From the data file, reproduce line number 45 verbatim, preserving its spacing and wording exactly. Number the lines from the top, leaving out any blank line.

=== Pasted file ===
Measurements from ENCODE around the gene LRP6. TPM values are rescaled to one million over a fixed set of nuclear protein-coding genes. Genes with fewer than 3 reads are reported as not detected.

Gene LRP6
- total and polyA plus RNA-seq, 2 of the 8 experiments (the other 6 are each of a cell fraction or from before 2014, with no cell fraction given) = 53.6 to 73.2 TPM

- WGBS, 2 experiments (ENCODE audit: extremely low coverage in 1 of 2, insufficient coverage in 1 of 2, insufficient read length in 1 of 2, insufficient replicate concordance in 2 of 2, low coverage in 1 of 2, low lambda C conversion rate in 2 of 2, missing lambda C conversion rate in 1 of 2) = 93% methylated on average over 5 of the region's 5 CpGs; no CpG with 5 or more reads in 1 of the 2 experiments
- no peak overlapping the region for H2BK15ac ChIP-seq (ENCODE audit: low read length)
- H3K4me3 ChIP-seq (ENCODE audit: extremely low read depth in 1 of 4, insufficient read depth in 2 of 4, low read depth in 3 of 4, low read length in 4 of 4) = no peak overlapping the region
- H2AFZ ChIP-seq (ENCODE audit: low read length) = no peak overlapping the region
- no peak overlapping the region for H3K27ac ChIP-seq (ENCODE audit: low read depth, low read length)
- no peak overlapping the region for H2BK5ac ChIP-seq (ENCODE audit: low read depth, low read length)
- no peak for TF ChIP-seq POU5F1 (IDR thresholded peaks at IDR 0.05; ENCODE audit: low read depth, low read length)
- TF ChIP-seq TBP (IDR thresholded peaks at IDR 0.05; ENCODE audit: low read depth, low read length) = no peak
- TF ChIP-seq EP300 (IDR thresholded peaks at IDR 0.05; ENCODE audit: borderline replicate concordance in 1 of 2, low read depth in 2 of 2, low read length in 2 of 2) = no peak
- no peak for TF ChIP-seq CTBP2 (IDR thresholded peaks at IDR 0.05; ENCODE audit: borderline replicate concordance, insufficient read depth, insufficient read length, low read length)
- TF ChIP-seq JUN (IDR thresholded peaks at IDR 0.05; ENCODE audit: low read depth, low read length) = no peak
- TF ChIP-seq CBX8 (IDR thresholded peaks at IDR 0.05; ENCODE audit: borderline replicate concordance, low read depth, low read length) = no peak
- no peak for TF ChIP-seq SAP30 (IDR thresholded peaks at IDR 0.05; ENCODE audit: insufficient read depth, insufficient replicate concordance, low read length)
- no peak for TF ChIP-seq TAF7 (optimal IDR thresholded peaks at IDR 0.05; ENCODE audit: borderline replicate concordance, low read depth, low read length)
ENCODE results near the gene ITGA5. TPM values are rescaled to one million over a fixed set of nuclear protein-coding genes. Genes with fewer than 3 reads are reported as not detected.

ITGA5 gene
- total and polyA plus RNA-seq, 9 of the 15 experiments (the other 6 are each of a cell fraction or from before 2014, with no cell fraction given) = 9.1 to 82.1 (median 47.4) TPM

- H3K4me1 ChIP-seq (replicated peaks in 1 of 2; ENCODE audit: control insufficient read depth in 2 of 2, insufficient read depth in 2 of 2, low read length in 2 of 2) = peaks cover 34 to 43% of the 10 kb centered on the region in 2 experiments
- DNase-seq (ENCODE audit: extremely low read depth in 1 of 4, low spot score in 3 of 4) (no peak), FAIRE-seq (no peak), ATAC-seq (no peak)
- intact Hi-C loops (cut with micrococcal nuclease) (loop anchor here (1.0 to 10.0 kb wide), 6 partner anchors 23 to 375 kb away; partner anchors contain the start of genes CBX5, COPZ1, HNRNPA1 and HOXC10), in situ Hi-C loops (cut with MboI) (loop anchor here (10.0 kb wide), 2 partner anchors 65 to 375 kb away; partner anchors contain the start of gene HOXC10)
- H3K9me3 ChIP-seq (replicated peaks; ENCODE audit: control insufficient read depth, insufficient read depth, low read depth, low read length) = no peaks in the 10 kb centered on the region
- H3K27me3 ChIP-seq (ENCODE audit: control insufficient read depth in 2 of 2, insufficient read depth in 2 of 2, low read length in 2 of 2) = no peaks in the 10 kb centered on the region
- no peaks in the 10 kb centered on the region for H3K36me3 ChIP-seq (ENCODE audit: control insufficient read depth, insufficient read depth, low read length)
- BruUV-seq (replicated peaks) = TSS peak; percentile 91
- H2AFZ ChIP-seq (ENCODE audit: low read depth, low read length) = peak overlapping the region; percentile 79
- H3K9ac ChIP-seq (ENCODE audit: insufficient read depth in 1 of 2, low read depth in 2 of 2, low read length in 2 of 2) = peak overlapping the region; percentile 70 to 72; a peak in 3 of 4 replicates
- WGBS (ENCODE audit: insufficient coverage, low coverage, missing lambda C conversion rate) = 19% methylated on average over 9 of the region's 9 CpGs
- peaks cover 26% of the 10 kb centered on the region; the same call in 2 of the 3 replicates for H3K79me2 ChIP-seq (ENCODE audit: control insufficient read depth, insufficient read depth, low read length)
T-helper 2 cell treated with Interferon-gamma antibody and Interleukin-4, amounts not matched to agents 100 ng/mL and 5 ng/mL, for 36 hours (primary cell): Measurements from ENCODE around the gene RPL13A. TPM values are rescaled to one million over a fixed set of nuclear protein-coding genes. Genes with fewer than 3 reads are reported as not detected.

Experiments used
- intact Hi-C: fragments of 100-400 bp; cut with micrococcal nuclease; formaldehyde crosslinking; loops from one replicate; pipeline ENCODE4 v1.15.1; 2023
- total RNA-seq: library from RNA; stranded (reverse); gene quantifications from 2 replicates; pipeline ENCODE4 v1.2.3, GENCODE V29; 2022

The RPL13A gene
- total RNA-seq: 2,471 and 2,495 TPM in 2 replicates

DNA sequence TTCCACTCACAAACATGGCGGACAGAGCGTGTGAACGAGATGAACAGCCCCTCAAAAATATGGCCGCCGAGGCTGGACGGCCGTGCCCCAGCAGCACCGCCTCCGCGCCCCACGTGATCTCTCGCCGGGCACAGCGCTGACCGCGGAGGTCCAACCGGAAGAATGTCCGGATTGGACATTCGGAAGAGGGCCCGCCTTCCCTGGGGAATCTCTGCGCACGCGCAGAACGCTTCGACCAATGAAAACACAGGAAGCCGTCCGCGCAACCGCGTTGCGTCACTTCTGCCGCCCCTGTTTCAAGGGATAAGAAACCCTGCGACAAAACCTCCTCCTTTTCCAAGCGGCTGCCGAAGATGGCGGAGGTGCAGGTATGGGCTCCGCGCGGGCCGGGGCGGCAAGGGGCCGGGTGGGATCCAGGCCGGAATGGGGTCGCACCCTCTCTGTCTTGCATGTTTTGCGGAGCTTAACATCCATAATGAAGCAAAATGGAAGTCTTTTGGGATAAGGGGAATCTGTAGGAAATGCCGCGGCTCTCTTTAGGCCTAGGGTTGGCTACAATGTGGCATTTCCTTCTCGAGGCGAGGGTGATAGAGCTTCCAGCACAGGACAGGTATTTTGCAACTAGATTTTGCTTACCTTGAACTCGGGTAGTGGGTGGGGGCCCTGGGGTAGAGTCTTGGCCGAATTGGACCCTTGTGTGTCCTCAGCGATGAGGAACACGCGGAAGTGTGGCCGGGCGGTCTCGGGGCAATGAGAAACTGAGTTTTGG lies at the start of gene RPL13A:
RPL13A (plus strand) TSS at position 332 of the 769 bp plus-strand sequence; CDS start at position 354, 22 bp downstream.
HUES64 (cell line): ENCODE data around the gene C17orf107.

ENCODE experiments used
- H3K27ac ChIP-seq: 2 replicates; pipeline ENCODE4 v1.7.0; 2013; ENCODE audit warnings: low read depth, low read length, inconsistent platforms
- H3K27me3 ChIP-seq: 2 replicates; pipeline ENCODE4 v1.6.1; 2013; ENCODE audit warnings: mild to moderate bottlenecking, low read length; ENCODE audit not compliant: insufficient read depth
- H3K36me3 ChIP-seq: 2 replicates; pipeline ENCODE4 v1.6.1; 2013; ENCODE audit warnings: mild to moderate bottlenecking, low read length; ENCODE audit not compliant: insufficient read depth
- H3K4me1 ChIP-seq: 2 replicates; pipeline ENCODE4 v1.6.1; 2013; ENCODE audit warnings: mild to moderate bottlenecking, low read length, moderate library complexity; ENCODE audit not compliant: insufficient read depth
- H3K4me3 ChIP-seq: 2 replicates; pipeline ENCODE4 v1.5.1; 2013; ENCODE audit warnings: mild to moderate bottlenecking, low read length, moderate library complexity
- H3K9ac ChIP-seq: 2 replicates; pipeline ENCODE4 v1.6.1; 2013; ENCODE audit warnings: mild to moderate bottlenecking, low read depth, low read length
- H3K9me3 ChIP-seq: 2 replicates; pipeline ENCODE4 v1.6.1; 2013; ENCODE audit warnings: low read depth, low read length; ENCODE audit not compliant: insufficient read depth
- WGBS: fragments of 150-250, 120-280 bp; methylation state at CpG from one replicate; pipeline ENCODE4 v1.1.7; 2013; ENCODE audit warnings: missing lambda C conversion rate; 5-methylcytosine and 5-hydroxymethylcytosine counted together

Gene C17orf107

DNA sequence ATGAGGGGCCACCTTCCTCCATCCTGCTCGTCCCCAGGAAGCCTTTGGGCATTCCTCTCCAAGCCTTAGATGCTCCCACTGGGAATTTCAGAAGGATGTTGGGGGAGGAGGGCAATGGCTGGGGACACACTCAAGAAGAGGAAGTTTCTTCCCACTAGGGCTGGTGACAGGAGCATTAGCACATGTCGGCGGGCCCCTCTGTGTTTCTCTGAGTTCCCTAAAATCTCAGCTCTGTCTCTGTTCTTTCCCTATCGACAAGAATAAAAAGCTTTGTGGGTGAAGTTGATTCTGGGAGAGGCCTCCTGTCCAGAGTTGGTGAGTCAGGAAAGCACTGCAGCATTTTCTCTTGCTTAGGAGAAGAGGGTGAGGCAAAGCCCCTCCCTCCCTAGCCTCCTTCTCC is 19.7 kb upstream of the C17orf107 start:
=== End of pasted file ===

- H3K4me1 ChIP-seq: 2 replicates; pipeline ENCODE4 v1.6.1; 2013; ENCODE audit warnings: mild to moderate bottlenecking, low read length, moderate library complexity; ENCODE audit not compliant: insufficient read depth